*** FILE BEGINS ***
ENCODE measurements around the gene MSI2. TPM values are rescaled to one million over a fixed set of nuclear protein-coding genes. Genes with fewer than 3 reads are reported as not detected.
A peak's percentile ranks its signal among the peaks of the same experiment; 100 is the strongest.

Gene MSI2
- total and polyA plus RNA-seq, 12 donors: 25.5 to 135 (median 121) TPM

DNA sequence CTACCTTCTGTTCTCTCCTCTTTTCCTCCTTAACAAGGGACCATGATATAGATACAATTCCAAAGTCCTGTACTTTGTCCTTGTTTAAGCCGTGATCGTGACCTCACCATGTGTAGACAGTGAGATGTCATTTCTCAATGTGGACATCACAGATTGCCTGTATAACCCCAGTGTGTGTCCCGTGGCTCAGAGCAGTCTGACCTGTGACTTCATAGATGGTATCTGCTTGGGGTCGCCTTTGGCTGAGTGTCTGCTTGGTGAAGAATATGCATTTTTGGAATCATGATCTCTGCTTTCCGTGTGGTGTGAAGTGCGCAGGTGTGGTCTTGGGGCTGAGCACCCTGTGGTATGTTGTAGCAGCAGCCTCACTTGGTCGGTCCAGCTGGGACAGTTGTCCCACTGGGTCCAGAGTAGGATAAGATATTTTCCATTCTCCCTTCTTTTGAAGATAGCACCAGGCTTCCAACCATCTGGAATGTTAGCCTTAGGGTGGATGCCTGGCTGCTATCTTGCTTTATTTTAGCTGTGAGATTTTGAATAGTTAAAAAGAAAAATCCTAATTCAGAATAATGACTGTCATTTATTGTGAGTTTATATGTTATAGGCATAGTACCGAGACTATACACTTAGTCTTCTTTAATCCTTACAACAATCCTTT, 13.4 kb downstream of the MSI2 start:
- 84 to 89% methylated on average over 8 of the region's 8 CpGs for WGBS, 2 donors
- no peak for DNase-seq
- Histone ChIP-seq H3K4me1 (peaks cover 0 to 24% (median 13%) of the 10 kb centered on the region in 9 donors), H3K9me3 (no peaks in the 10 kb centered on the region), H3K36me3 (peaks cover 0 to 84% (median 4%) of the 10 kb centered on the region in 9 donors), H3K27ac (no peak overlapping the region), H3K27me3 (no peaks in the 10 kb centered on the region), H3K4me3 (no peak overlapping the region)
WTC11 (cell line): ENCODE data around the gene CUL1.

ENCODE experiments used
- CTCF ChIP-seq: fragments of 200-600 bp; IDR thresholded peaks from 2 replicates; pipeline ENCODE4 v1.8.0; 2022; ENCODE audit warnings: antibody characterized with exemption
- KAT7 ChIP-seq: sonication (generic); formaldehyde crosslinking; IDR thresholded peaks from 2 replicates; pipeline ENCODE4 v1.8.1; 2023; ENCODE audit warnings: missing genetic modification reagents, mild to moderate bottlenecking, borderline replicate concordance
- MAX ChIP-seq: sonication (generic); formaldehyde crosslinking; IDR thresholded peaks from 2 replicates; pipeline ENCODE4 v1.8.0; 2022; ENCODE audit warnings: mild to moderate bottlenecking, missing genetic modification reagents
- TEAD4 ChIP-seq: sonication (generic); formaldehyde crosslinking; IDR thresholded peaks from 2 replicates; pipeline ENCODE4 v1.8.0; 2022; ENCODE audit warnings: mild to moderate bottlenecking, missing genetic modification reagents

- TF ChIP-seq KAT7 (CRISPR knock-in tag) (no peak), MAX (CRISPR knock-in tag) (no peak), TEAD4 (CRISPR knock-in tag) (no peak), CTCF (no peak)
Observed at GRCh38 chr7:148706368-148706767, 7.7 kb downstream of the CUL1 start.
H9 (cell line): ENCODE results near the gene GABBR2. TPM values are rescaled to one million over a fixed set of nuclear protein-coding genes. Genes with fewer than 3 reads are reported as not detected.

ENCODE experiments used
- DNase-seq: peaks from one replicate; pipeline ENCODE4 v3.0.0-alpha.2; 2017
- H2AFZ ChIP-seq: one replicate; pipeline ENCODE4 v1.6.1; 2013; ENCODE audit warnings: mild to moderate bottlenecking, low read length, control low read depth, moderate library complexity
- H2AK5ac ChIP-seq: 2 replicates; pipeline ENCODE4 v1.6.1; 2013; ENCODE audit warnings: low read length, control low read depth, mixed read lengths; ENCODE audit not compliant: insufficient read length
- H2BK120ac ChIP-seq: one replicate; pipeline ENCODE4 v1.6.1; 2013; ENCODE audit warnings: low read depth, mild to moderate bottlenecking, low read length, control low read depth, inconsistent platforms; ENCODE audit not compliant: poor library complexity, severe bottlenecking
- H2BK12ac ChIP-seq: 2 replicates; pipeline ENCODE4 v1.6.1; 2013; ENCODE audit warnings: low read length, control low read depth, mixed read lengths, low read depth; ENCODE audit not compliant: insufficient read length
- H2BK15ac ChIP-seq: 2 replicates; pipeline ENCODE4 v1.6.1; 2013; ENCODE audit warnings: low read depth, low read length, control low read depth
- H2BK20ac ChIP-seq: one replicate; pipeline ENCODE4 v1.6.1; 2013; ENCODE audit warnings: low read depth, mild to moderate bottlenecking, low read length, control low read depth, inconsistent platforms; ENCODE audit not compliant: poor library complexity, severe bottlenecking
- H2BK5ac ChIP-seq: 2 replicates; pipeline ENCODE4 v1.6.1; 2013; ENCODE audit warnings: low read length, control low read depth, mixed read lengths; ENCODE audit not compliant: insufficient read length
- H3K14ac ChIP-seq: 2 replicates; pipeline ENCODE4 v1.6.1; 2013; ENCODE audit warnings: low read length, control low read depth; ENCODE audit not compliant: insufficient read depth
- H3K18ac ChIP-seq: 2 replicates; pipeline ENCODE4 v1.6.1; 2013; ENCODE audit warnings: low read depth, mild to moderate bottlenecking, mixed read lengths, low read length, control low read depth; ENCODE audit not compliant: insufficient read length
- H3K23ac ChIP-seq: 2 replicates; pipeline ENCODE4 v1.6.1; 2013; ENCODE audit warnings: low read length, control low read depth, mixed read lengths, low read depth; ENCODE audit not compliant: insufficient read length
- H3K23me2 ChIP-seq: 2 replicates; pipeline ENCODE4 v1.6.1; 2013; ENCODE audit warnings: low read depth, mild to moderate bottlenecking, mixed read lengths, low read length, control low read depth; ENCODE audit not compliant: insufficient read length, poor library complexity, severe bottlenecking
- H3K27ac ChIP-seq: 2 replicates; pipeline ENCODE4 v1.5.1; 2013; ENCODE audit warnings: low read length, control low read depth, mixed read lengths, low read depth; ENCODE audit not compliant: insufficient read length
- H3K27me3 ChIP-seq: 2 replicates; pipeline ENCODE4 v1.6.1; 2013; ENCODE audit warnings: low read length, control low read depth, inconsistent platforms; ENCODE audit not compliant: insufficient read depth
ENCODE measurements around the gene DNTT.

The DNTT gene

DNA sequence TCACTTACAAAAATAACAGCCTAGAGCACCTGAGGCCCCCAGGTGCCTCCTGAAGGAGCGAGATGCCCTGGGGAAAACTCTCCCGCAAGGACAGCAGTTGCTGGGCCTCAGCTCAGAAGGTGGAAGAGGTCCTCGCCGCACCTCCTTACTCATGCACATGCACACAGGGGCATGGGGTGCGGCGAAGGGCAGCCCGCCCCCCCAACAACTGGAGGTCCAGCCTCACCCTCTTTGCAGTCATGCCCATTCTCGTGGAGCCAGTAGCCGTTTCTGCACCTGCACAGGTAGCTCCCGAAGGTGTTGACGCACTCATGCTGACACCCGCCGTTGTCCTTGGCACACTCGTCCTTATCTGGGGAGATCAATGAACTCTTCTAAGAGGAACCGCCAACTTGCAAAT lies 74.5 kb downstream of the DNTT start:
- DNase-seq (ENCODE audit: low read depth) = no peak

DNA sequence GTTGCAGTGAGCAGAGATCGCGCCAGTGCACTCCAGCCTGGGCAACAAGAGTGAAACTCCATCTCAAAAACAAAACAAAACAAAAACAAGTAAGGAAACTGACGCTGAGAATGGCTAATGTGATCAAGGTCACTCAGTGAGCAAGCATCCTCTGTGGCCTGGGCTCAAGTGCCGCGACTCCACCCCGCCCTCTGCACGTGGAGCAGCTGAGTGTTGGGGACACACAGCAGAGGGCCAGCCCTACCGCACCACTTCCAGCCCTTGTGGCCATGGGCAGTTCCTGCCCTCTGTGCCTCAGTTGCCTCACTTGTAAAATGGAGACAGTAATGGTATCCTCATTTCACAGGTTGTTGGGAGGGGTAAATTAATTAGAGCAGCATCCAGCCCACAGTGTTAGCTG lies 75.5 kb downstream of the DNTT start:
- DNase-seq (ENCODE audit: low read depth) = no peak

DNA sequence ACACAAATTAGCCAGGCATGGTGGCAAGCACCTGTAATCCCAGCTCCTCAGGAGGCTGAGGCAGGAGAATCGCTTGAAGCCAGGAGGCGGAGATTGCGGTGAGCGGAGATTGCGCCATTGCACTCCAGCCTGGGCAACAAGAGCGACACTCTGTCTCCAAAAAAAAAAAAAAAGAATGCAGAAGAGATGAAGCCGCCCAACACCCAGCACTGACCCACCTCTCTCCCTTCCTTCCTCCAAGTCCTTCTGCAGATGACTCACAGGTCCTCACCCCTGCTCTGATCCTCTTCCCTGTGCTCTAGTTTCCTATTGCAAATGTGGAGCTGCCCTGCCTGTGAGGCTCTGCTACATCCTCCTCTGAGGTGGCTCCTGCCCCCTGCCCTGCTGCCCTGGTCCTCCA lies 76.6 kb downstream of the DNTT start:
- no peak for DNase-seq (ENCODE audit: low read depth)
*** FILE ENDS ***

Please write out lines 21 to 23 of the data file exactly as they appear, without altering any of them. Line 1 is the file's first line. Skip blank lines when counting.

- H2AK5ac ChIP-seq: 2 replicates; pipeline ENCODE4 v1.6.1; 2013; ENCODE audit warnings: low read length, control low read depth, mixed read lengths; ENCODE audit not compliant: insufficient read length
- H2BK120ac ChIP-seq: one replicate; pipeline ENCODE4 v1.6.1; 2013; ENCODE audit warnings: low read depth, mild to moderate bottlenecking, low read length, control low read depth, inconsistent platforms; ENCODE audit not compliant: poor library complexity, severe bottlenecking
- H2BK12ac ChIP-seq: 2 replicates; pipeline ENCODE4 v1.6.1; 2013; ENCODE audit warnings: low read length, control low read depth, mixed read lengths, low read depth; ENCODE audit not compliant: insufficient read length